Dodge holiday weight gain with these healthy eating hacks

Get a grip on your eating this holiday season.
People tend to eat 50% more calories at a party than they would at home.

Load up on the eggnog and cookies at every turn, and you’ll end the holidays with a five-pound gift that’s hard to return. Learn to navigate the eating minefield that is the holiday season with these tips and tricks from top nutrition experts.

Party strategy

People tend to eat 50% more calories at a party than they would at home, said internist and board certified nutritionist Michael Hirt of the Center for Integrative Medicine in Tarzana. He advises his patients to use the S.T.O.P. method for help with portion control at events.  

“S” stands for sober in/sober out. Alcohol can turn you into a poor decision maker when it comes to food. Keep booze to a minimum, either by turning to wine spritzers or drinking three glasses of water for each beer or cocktail, Hirt said.   


“T” refers to the three-bite rule. Brain imaging studies show that the first bite of a food craving is the most intensely satisfying, the second about half as satisfying, and the third bite roughly comparable to the 40th. With that in mind, if you stick to three bites of that pie you have your eye on, you can satisfy your cravings for several things without gaining weight. Just make sure to fill your plate – preferably a salad plate – with a green salad and plenty of turkey as well.

“O” is for observe. Don’t just grab a plate, or take the first appetizer offered. Check out the spread first, so you can prioritize the things you really want. Likewise, try not to be among the first in the buffet line. When plates and bowls are rounded over with food they are more appealing. Wait until the food is a bit more picked over, he says, and it will be less tempting.

“P” reminds you to prepare before an event. One of the biggest mistakes people make, Hirt says, is skipping or skimping on meals before an event to save calories, and winding up ravenous in a highly-caloric environment. Eat a turkey wrap or big salad with plenty of chicken or salmon for lunch the day of a party, preferably with a healthful snack such as vegetable soup in the afternoon. And remember to take some mints with you, so that after eating you’re less likely to put more food in your mouth.

Mindset makeover


Rather than focusing on calorie-cutting during the holidays, Katie Cavuto, registered dietitian and author of the cookbook “Whole Cooking and Nutrition,” advises her clients to put more emphasis on choosing fresh seasonal foods that feel nourishing and healthful, such cinnamon-sprinkled roasted apples, or rosemary and oregano seasoned root vegetables.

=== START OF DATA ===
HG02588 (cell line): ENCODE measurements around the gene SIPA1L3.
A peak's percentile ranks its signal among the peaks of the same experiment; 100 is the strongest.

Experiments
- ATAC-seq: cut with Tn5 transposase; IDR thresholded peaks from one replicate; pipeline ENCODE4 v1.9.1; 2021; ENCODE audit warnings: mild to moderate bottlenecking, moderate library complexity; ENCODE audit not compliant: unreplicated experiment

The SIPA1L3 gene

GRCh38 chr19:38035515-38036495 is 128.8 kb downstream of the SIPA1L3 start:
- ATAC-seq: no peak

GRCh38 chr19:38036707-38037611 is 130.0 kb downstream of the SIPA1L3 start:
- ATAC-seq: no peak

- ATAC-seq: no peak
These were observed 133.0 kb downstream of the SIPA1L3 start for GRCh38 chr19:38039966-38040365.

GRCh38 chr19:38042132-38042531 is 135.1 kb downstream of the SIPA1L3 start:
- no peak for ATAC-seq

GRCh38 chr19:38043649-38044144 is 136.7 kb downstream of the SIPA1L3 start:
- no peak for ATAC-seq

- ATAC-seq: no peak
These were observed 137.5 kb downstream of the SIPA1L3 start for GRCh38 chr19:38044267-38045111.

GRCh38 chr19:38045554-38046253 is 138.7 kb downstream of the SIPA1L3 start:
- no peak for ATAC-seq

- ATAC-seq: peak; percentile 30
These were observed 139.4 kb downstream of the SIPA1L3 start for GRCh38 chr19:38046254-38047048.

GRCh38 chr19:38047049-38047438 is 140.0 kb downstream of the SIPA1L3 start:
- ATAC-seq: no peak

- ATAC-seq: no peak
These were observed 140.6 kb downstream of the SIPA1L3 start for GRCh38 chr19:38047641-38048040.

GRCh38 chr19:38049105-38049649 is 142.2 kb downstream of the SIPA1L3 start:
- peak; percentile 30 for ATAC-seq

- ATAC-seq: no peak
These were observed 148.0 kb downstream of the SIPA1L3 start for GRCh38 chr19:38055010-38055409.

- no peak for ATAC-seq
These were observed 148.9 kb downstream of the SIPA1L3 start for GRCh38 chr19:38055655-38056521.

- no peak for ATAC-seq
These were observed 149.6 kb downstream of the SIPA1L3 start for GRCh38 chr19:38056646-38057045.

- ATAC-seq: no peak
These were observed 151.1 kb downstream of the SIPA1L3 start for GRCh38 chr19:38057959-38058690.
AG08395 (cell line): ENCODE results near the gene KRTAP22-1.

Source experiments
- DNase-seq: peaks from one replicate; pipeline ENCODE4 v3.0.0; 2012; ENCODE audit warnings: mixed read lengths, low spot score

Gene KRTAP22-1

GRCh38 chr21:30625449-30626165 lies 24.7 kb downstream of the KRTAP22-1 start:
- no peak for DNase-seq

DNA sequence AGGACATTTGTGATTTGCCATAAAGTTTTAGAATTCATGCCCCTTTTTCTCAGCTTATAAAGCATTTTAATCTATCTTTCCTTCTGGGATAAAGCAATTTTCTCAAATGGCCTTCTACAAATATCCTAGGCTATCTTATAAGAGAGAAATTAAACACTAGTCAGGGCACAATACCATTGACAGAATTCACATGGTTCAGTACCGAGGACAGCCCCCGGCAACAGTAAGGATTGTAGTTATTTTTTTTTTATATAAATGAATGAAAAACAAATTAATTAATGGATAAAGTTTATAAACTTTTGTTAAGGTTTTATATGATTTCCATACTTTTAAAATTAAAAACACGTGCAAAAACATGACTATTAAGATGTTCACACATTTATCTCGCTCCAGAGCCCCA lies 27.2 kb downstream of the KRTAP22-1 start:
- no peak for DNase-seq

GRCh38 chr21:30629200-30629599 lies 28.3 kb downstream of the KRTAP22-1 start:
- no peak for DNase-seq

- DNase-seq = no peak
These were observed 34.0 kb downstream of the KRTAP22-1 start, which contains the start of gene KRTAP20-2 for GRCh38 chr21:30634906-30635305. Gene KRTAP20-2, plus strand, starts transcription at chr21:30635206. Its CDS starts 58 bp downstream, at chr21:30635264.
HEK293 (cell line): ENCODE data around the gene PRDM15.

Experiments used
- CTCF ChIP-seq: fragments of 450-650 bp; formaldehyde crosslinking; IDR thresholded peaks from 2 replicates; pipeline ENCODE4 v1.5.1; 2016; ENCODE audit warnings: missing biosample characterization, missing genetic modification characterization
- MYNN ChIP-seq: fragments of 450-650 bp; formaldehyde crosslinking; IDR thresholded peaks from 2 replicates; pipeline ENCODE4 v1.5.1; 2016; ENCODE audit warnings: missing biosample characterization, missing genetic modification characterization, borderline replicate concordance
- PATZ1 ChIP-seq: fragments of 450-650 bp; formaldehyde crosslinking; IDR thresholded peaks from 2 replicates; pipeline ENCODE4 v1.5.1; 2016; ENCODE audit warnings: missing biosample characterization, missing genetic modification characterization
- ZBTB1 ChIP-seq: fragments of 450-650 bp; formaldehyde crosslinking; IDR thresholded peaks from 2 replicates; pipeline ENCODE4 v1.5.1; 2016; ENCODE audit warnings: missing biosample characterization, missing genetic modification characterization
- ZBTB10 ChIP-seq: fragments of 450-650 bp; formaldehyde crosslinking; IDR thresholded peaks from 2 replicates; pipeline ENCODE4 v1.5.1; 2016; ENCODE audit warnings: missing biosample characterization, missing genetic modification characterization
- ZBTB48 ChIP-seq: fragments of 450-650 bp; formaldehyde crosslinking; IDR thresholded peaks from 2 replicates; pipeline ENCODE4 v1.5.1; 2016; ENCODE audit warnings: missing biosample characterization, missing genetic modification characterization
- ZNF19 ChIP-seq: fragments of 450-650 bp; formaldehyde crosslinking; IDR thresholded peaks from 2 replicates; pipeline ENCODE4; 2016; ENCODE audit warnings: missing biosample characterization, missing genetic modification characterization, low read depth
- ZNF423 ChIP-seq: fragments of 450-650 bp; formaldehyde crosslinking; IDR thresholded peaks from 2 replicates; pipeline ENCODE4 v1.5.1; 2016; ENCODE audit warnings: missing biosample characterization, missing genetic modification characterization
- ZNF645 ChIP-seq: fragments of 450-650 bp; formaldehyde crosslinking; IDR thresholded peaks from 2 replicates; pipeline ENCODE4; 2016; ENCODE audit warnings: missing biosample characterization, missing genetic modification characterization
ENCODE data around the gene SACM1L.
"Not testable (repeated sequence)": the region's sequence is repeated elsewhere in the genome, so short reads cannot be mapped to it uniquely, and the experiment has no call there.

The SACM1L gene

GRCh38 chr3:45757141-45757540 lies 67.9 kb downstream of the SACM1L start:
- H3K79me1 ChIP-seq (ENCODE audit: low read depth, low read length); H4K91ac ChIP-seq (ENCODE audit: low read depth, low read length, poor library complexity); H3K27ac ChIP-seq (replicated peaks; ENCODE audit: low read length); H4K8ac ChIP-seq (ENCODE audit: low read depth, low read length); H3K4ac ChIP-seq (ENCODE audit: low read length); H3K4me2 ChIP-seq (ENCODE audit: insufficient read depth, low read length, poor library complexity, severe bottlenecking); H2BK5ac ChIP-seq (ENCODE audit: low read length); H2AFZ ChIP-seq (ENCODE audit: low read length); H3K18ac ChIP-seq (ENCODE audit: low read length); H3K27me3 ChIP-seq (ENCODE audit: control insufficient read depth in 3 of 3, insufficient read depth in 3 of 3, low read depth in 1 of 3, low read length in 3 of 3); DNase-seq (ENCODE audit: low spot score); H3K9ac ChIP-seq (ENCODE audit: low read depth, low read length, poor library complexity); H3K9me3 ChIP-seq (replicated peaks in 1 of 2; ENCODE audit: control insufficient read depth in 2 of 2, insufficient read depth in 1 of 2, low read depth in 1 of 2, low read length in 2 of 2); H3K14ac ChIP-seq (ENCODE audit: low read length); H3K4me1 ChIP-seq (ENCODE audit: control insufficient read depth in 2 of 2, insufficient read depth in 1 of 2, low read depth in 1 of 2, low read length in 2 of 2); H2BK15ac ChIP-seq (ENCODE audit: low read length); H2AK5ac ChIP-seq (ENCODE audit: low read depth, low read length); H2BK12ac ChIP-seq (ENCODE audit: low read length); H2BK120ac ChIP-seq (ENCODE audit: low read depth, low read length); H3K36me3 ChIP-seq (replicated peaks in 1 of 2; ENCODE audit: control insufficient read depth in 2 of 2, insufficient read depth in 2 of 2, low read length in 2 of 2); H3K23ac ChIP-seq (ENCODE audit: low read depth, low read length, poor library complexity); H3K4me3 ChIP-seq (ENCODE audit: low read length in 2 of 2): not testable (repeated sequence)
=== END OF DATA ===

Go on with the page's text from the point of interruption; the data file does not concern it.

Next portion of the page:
“This intention keeps the focus on creating joyful, healthful eating experiences” rather than deprivation, Cavuto said.

Slow down

Squeeze more pleasure out of what you are eating by slowing down and really savoring your food, Cavuto adds. Many people, she says, shamefully rush through their indulgences without really being present to the taste and mouthfeel. Give yourself permission, and then eat more slowly and you’ll almost certainly eat less and feel better about it.

Healthful swaps

When you know you have a big family gathering or potluck coming up with rich calorie-laden food, bring a healthful dish that you know you will enjoy.

“I love olive tapenade and oven-roasted tomatoes as a flavorful, nourishing addition to an appetizer spread,” Cavuto says, “or a rich hummus,” ,” such as the smoked butternut squash version in her cookbook.

Make sure that vegetables also are the star of your plate.  


“They are delicious and can crowd out some of the richer, more decadent foods without omitting them,” Cavuto said. “I love a kale and Brussels sprout salad — it is unique and a crowd pleaser.”

But perhaps even more important during the holidays, but most overlooked, are the simple practices of getting enough sleep and reducing stress through meditation or exercise.

“People aren’t getting enough sleep, they’re staying up late shopping on the Internet and they’re tired,” Hirt said. “Combine that with stress, alcohol and an empty belly and you’re not going to make good [food] decisions.”


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